Welcome Home!

metal washers into fabric

This week my parents took me back to where I was born, Lawton, Oklahoma.  Honestly, I had dodged this trip with them for about three years, and finally decided to do it.  It was important for them to show me that year of their lives, and for me to see where I was born.  My dad served as a captain in the Dental Corps for one year in Fort Sill,  and that was the year I was born.  1968.

So, we went!  I survived!  And, to my surprise I came away with a new appreciation for Oklahoma and inspired by the history.  EVERYWHERE we went, my parents told people they were bringing me back after 54 years and the immediate reaction was to turn to me and say,  “Welcome Home!”

We visited all of the sites down memory lane.  Their once elegant apartment building with a grassy courtyard and club house surrounding a pool had turned into a strip bar at some point, the army hospital where I was born had relocated, and the officers club had lost its luster, but I got the picture.  We even found Geronimo’s grave.

What stuck with me the most was our visit to the Museum of the Great Plains and the Indian Museum, Comanche Nation.  I was shocked that the Native Americans are referred to as Indians. I even spoke to one local tribal member (Comanche) to ask if that was appropriate, and he said yes.  That was a shocker for me.  There are so many important people that came from this region including Will Rogers, Maria Tallchief, and  Joseph Glidden, the guy who invented barbed wire.  I laughed at first about the barbed wire, but so important right?  I sat in a simulated tornado shelter and got to hear the testimony of survivors from Tornado Tuesday.  We never even learned about Tornado Tuesday growing up in California!  It was a super scary, tornado one mile wide that wiped out Wichita and parts of Lawton.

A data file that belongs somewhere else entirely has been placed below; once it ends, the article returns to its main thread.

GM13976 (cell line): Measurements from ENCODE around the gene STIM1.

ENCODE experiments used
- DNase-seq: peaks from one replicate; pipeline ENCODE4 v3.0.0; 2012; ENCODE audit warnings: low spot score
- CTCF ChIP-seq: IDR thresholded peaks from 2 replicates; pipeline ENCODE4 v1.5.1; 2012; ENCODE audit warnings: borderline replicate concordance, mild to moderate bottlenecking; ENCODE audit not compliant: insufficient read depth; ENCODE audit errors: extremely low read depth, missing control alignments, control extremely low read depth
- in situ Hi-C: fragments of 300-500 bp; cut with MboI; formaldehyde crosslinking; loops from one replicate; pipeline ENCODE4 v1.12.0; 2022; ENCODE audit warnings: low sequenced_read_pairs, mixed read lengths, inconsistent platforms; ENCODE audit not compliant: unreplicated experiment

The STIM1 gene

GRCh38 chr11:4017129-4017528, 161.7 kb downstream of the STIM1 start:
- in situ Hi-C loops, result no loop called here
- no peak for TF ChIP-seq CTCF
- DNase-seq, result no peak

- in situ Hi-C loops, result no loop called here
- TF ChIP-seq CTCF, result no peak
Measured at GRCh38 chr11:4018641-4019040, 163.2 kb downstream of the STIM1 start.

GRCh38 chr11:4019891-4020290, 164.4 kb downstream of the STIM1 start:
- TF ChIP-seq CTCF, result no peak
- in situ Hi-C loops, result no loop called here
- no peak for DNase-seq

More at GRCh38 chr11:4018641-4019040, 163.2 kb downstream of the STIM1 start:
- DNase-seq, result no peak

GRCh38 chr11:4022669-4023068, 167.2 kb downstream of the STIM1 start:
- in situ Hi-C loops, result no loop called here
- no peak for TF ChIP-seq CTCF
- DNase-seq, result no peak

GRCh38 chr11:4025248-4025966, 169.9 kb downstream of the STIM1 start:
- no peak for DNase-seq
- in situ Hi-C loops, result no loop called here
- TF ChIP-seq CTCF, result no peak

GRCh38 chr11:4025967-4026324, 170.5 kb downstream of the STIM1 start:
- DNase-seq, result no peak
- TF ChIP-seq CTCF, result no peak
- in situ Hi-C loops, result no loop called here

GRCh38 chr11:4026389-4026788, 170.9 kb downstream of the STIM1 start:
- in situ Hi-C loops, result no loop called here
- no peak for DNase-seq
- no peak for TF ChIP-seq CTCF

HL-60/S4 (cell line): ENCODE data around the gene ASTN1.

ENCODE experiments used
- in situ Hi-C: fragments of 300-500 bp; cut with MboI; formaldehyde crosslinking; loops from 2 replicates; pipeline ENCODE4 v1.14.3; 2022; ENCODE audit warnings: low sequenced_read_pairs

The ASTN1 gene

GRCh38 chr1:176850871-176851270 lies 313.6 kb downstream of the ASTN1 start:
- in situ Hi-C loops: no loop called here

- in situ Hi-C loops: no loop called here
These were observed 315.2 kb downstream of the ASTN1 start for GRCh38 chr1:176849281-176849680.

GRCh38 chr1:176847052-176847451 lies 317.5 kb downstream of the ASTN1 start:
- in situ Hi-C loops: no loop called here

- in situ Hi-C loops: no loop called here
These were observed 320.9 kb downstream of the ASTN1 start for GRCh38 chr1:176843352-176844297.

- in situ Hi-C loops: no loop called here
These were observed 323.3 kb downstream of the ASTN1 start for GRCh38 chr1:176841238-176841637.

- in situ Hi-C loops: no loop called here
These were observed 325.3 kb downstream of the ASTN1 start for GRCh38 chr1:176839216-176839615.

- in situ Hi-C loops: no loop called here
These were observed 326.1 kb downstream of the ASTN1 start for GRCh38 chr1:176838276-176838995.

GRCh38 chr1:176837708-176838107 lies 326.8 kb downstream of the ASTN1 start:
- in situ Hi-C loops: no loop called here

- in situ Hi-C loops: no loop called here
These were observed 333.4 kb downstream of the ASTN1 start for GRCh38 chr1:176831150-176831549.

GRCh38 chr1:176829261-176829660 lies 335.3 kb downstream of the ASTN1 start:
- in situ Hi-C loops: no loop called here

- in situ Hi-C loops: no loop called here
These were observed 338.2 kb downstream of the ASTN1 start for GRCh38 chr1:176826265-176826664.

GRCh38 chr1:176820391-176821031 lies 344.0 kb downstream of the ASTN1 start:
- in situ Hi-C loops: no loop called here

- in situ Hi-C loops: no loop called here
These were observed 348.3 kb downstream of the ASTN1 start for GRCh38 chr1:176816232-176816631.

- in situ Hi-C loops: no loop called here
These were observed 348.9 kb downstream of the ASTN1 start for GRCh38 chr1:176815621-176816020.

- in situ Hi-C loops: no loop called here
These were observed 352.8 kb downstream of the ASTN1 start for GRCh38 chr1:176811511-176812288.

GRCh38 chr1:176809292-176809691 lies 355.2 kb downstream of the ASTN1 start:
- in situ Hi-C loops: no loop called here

The Indian artifacts were what I wanted to take home.  The painted scenes on buffalo skins, the hand beaded moccasins and belts, and the incredible weavings.  The natural dyes used for all of these items in my opinion is what distinguishes the original from any new commercial item.  Their handwork in the form of dolls, belts, saddles, booties and headdresses, once just a part of their everyday lives,  are visual treasures for all of us now.  I particularly loved the soft turquoise blues of the beads.  It’s a beautiful blue, not bright, but distinctive and strong.  In fact, I wanted to find some original beadwork to bring home, and visited some Indian Pawn shops but didn’t quite see what I wanted.  I’ll include a photo here of the beading I loved as well as some beautiful weavings. The pattern in the weaving undulates with color, and is so naturally mesmerizing, all done by hand on the Great Plains by the local tribes in Oklahoma.